Paediatric obesity, physical activity and the musculoskeletal system
The current epidemic of paediatric obesity is consistent with a myriad of health-related comorbid conditions. Despite the higher prevalence of orthopaedic conditions in overweight children, a paucity of published research has considered the influence of these conditions on the ability to undertake physical activity. As physical activity participation is directly related to improvements in physical fitness, skeletal health and metabolic conditions, higher levels of physical activity are encouraged, and exercise is commonly prescribed in the treatment and management of childhood obesity. However, research has not correlated orthopaedic conditions, including the increased joint pain and discomfort that is commonly reported by overweight children, with decreases in physical activity. Research has confirmed that overweight children typically display a slower, more tentative walking pattern with increased forces to the hip, knee and ankle during 'normal' gait. This research, combined with anthropometric data indicating a higher prevalence of musculoskeletal malalignment in overweight children, suggests that such individuals are poorly equipped to undertake certain forms of physical activity. Concomitant increases in obesity and decreases in physical activity level strongly support the need to better understand the musculoskeletal factors associated with the performance of motor tasks by overweight and obese children.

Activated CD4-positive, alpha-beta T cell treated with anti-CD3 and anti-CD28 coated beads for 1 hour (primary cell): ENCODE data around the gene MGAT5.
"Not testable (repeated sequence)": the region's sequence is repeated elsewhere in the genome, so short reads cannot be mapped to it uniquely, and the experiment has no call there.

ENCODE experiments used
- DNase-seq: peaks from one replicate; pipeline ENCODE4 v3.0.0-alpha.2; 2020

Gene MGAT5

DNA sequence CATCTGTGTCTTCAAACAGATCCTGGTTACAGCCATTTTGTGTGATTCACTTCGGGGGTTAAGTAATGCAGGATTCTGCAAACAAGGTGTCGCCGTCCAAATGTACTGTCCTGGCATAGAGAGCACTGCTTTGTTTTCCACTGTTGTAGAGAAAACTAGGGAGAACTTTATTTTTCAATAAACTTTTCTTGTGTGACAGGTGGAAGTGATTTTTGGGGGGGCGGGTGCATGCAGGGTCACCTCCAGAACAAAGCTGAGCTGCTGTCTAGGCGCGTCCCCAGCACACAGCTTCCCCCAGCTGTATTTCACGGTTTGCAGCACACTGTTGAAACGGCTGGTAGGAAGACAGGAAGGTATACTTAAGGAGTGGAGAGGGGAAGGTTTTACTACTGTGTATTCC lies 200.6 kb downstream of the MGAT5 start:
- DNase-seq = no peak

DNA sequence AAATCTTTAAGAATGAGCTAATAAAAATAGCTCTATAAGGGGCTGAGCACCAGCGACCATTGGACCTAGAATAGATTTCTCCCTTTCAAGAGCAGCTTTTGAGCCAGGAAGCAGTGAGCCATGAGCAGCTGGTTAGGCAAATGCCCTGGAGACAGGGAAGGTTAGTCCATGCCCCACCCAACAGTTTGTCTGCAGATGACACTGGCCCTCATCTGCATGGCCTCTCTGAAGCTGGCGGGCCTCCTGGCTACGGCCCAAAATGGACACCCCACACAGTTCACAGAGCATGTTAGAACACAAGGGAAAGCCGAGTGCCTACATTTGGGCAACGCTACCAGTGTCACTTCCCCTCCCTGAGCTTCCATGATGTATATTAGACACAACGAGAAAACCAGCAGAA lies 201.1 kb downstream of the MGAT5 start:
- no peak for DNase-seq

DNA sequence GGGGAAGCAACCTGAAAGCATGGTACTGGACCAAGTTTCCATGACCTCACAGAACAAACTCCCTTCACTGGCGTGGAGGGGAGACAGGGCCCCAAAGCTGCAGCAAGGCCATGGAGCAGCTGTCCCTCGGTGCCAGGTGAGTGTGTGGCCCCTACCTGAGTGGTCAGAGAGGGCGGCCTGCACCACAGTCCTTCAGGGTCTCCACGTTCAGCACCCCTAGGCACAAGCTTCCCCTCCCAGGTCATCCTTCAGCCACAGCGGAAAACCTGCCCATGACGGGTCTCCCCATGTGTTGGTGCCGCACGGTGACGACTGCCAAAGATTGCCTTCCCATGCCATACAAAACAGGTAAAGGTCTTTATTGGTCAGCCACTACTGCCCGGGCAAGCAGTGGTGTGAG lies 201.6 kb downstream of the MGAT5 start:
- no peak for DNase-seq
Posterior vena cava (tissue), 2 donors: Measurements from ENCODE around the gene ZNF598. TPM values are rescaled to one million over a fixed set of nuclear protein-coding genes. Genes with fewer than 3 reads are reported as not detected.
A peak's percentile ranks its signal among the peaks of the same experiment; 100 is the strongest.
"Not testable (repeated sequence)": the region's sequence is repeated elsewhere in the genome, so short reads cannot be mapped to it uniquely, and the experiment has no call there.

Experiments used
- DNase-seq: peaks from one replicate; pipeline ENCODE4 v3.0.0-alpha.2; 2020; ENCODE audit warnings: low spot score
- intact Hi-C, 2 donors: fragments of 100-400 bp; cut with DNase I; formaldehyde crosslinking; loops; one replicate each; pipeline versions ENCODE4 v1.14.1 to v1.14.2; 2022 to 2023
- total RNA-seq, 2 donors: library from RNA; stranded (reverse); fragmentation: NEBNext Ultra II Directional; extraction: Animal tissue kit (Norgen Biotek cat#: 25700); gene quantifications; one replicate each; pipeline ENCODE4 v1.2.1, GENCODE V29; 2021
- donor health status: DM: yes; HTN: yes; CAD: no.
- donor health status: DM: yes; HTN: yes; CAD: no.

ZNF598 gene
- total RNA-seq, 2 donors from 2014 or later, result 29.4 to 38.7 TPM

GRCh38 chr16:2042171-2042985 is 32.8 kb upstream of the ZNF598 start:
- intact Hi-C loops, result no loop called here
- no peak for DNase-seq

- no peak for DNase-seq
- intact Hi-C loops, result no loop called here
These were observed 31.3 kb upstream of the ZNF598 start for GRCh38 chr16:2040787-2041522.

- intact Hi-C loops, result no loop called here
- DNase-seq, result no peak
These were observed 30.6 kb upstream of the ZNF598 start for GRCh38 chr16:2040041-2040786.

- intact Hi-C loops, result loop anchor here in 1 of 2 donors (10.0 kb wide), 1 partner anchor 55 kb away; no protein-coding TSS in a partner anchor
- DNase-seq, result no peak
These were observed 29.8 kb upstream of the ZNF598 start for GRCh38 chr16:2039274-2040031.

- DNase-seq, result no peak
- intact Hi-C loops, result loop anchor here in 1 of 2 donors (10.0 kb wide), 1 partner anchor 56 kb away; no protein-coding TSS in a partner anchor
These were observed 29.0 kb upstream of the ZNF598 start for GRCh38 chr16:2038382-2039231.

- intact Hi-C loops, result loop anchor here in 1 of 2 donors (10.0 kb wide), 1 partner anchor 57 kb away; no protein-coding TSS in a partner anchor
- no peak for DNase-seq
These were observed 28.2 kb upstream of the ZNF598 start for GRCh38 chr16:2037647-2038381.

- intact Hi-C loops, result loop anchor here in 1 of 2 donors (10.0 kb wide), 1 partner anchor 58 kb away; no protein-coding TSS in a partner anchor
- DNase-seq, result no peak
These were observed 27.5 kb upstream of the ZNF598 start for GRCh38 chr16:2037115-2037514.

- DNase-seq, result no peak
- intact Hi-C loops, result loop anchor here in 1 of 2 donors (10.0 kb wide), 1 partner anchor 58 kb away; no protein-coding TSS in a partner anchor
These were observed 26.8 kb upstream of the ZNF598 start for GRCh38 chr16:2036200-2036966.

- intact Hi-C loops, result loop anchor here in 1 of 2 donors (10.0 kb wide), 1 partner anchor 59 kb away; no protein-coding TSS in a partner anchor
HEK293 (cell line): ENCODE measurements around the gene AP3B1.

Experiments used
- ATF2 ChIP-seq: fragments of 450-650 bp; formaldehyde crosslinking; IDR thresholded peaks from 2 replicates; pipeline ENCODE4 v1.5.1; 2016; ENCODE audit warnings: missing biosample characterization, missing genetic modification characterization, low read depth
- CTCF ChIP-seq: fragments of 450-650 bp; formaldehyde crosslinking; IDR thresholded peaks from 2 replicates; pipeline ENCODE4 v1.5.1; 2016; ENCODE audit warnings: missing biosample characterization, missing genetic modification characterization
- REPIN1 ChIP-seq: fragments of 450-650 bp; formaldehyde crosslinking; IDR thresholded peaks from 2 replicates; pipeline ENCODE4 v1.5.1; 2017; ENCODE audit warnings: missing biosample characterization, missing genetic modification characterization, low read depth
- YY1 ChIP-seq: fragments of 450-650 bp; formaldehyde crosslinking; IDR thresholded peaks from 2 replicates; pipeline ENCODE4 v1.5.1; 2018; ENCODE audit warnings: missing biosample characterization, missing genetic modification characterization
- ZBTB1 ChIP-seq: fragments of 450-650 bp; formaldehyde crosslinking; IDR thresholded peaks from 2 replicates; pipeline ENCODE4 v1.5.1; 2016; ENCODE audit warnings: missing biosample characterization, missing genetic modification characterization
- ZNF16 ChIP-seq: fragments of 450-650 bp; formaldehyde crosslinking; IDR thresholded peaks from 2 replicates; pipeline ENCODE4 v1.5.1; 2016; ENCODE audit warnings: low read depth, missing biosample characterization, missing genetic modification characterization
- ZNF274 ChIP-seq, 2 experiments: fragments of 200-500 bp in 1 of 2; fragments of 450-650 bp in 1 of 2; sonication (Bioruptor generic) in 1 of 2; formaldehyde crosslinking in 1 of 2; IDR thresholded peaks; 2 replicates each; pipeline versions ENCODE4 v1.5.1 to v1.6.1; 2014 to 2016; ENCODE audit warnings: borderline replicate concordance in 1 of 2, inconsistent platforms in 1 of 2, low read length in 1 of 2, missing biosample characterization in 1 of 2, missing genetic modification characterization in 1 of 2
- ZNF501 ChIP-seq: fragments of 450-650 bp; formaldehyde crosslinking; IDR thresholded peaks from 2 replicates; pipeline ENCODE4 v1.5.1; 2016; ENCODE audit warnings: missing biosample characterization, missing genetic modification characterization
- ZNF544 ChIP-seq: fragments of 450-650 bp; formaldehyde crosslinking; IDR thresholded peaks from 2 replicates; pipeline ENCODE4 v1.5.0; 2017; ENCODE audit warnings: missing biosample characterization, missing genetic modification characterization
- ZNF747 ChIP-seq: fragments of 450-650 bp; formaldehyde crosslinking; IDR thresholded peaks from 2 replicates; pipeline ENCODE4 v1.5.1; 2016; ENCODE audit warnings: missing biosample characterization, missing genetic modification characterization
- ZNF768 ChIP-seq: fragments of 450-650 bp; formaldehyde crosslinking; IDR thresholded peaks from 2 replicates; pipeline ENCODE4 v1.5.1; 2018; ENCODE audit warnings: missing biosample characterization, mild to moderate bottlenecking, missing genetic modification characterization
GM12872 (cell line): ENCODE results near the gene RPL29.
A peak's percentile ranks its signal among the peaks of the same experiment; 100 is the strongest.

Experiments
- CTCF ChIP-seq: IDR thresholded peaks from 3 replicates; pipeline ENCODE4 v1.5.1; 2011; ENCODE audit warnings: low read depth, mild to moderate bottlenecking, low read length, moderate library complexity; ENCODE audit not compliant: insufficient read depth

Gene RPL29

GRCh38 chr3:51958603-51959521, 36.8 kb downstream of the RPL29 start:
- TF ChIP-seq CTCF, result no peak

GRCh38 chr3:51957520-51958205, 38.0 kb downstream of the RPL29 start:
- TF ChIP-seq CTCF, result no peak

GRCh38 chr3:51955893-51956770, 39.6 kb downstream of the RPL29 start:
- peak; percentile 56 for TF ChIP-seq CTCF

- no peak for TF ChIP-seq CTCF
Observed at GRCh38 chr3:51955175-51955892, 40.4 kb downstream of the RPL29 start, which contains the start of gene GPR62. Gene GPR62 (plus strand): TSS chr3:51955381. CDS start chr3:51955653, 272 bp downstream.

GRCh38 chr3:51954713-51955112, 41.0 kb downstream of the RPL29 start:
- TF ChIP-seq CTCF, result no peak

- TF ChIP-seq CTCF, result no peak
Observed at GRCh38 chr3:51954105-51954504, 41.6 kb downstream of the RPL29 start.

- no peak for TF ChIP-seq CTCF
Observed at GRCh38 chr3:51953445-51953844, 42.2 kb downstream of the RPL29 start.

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|Item Type:||Journal Article|
|Keywords:||Childhood, Orthopaedic, Overweight, Physical Function|
|Subjects:||Australian and New Zealand Standard Research Classification > MEDICAL AND HEALTH SCIENCES (110000) > HUMAN MOVEMENT AND SPORTS SCIENCE (110600) > Biomechanics (110601)|
Australian and New Zealand Standard Research Classification > MEDICAL AND HEALTH SCIENCES (110000) > PAEDIATRICS AND REPRODUCTIVE MEDICINE (111400) > Paediatrics (111403)
Australian and New Zealand Standard Research Classification > MEDICAL AND HEALTH SCIENCES (110000) > CLINICAL SCIENCES (110300) > Orthopaedics (110314)
|Divisions:||Current > QUT Faculties and Divisions > Faculty of Health|
Current > Institutes > Institute of Health and Biomedical Innovation
Current > Schools > School of Exercise & Nutrition Sciences
|Deposited On:||04 May 2010 08:22|
|Last Modified:||01 Mar 2012 00:08|
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